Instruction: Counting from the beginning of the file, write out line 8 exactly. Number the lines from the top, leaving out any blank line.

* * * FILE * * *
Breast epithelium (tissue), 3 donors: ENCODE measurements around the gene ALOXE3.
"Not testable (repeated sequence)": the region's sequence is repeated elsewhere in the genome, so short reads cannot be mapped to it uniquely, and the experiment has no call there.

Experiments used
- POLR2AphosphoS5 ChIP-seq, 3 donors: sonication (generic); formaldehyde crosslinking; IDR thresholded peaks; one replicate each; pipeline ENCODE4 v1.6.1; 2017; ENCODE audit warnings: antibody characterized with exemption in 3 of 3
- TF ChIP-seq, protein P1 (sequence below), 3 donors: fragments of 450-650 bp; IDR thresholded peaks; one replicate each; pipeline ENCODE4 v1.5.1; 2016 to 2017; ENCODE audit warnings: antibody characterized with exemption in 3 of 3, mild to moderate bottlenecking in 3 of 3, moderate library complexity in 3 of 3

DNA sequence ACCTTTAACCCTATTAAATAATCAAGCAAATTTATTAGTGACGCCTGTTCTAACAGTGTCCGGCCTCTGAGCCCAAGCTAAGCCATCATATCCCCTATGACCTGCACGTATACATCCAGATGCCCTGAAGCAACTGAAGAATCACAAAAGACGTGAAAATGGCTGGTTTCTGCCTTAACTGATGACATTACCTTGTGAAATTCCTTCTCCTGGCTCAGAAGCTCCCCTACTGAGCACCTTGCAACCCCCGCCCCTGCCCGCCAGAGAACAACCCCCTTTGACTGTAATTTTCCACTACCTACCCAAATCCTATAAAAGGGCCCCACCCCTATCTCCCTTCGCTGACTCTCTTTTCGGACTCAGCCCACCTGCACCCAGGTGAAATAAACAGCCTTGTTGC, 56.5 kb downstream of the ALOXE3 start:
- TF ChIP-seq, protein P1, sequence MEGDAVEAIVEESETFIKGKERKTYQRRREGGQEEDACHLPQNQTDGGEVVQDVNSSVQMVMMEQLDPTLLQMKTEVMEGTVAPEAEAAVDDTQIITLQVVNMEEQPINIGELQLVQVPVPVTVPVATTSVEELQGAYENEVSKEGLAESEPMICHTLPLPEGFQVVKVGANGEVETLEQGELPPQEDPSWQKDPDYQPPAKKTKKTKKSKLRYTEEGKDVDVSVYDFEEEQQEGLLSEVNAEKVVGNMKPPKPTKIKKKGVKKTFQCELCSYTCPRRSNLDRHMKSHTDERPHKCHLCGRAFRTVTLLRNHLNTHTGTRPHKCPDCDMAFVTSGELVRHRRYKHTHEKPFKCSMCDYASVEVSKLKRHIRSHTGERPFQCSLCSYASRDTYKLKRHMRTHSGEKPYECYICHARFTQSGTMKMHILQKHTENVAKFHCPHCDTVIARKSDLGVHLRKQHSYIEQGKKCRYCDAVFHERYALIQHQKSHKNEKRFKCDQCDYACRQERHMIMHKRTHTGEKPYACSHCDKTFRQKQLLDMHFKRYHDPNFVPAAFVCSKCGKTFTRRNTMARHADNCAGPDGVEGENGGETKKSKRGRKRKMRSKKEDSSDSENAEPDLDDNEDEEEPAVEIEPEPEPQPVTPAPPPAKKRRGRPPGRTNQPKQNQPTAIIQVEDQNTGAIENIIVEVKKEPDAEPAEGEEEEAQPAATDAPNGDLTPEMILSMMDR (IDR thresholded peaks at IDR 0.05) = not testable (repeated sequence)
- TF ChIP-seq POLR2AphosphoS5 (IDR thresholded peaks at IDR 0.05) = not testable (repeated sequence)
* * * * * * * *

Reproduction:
- TF ChIP-seq POLR2AphosphoS5 (IDR thresholded peaks at IDR 0.05) = not testable (repeated sequence)